Vice President Mike Pence said Saturday evening there is "no daylight" between the U.S. and South Korea, despite their different approaches to engagement with North Korea at the Pyeongchang Olympic Winter Games. South Korean President Moon Jae-in had a luncheon earlier Saturday with the North Koreans, while Pence declined opportunities for contact with South Korea's neighbor to the north.
Moon provided Pence with a readout of the historic luncheon between the North and South. On the flight home from his Asian-Pacific trip flying somewhere over South Korea, Pence told reporters aboard Air Force Two that he appreciated Moon's transparency and perspective on North Korea, but reiterated that the U.S. and South Korea will "continue to stand strong and to work in a coordinated way to bring maximum economic and diplomatic pressure on North Korea."
"I leave here very confident that we are going to continue to do the things we know have to be done to continue to pressure North Korea to abandon their nuclear ambitions," Pence said.
The task of Pence's trip, designed to distract the world's gaze from North and South Korea's Olympic unification, proved too difficult to execute as remarkable images of a smiling Kim Yo Jong, North Korean leader Kim Jong Un's sister, standing alongside Moon at the Blue House emerged from the day and dominated the airwaves.
North Korea's nominal head of state Kim Yong Nam also partook in the historic luncheon with Moon. Asian media outlets quickly circulated photos of sprawling messages that Kim Yo Jong and Kim Yong Nam left in the Blue House's guest book.
"Working in unity on the way to unification," Kim Yong Nam wrote in the guest book. "Putting in real effort is our people's wish."
"The distance between Pyongyang and Seoul has become closer in our hearts," Kim Yo Jong wrote. "And I wish for a future of unification and prosperity."
Pence, meanwhile, had only one event on his schedule on Saturday: he appeared back at Pyeongchang to view the short-track speedskating event, along with second lady Karen Pence and the U.S. delegation. The other purpose for Pence's appearance was to see Moon for a final time, forging one more photo op of the two, in light of the events of the day.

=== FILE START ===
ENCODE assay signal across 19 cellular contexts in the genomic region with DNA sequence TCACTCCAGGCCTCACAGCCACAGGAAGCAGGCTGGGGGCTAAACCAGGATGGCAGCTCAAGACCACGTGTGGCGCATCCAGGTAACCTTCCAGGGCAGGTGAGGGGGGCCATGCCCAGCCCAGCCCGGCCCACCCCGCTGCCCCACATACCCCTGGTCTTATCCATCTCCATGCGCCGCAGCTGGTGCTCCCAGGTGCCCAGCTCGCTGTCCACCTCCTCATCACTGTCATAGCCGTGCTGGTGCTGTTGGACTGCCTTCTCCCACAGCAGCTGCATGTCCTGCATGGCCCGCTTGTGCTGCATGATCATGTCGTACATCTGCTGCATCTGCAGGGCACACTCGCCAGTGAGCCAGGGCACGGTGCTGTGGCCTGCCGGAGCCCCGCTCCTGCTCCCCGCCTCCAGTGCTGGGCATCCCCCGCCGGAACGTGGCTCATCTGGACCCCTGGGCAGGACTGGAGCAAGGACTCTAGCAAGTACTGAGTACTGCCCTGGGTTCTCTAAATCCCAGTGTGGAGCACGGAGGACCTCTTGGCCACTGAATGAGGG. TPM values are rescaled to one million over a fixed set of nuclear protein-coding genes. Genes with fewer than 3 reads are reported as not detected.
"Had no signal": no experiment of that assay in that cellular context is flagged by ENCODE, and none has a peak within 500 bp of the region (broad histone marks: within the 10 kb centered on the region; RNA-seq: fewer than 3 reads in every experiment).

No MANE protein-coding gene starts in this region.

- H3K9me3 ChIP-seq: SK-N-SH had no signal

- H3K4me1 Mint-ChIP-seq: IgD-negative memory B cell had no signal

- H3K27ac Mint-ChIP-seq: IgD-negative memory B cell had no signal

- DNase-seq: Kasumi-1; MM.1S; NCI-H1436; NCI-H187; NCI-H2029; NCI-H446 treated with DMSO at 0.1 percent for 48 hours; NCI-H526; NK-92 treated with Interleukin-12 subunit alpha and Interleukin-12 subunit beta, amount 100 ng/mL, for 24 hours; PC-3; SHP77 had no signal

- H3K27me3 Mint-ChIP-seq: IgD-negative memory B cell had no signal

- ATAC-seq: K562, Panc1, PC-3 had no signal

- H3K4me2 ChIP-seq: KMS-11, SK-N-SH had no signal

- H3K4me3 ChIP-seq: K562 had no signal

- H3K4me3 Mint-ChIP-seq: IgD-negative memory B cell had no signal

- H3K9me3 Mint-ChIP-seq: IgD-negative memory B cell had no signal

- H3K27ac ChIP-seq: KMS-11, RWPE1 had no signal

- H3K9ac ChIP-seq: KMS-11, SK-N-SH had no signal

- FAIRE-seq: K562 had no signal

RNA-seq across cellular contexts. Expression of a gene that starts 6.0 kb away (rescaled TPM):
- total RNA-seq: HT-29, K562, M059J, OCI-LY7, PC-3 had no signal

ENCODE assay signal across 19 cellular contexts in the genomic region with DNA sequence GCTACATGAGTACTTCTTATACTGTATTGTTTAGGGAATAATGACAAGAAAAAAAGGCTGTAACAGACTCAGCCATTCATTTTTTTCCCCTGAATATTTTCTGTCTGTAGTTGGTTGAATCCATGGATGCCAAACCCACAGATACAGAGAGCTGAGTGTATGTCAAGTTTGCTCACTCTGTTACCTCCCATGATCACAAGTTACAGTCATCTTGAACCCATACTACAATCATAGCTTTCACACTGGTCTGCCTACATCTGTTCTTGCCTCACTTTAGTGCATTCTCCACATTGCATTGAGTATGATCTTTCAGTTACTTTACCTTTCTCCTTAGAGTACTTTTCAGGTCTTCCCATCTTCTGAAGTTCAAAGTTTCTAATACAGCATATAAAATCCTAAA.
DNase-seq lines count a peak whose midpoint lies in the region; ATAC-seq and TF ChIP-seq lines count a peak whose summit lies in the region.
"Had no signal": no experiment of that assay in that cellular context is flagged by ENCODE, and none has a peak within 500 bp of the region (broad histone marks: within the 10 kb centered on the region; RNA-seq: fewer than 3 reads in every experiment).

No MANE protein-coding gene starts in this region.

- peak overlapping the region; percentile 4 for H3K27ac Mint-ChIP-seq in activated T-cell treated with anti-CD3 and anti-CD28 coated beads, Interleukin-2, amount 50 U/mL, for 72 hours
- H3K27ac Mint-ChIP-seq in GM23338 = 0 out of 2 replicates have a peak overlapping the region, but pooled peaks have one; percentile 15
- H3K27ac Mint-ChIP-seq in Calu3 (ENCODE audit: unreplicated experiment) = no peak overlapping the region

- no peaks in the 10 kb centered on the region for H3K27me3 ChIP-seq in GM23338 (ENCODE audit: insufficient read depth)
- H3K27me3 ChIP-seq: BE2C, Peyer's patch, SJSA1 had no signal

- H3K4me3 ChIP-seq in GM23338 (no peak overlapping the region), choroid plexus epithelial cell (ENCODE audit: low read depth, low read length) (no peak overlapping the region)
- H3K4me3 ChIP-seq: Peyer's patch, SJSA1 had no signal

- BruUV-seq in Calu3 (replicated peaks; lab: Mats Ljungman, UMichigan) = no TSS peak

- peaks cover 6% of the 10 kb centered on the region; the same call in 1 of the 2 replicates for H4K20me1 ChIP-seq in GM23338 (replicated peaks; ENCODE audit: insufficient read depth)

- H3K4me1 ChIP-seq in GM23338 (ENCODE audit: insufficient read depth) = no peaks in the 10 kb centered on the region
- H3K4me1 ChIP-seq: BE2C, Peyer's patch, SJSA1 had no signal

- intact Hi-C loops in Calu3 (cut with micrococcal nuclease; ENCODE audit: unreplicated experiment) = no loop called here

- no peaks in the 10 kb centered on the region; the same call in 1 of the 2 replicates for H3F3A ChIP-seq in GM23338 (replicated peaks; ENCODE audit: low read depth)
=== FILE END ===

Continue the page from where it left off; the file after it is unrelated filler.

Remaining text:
Moon joined Pence at Pyeongchang's ice rink where they viewed the women's short-track speedskating together, and exchanged pleasantries and an embrace. Moon also greeted Fred Warmbier, the father of Otto Warmbier, who was seated behind him. Otto Warmbier was arrested in North Korea and died last year after returning to the U.S.
Pence and Moon were expected to view men's short-track speedskating together prior to the women's event, as an American and a Korean were competing against each other, but Moon kept Pence waiting and missed the event entirely.
Following his stint with the American delegation at speedskating, Moon attended a hockey game with Kim Yong Nam -- the nominal North Korean head of state -- on Saturday night. A senior White House official confirmed that Moon told Pence he'd be attending the game with the North Korean delegation. Pence did not attend the hockey game.
A White House official described the South Korean president as hopeful that there would be "some talks and socializing" between Pence and the North Koreans over the course of the weekend. But Pence's time sidestepping the North Koreans at the Olympics was punctuated by awkward, stoic photos and no-shows. A senior White House official described Pence's tact as ignoring the North Koreans, but not avoiding them. Pence was "there to stand with Japan and South Korea," the official added when pressed on whether the vice president had intentionally dodged photo ops with Kim Yong Un's delegation.
"The policy of the U.S. is the denuclearization of North Korea," the official said of Pence's approach to the Kim regime." The pressure campaign is not only going to continue, it's going to intensify until they denuclearize and that all options are on the table. I assume they knew that message was coming. So the question is, when are they going to hear that?"
On Saturday morning, after the opening ceremony, Pence tweeted his agreement with former Ambassador to the United Nations John Bolton, who had said on Fox News that the positioning of North Korea near South Korea at the opening ceremony was a "propaganda charade" by North Korea.
"Well said, @AmbJohnBolton. The U.S will not allow the propaganda charade by the North Korean regime to go unchallenged on the world stage. The world can NOT turn a blind eye to the oppression & threats of the Kim regime."
North Korean media slammed Pence what they described as "snobbish" behavior.
"It's the first time Mike Pence has been accused of being a snob," a White House official said in response.
Diplomacy and politics aside, the vice president's appearance at the Olympics was also personal. Pence's father, Edward Pence, was a veteran of the Korean War — he won a Bronze Star for his military service in 1953. Pence said that spotted signs throughout Seoul and PyeongChang that said, "thank you for your father's services for our country" that made him "a little emotional."
"My dad served in combat in Korea and he really didn't talk about it very much, like most combat veterans, but I know that it was a defining time in his life," Pence told reporters aboard Air Force Two. "I take great pride in seeing the extraordinary prosperity of freedom in South Korea and to know that the people of South Korea know that the American soldier won that for them — that's why there is no daylight and there will be no daylight — because the core of the bond between South Korea and the U.S. was forged in war."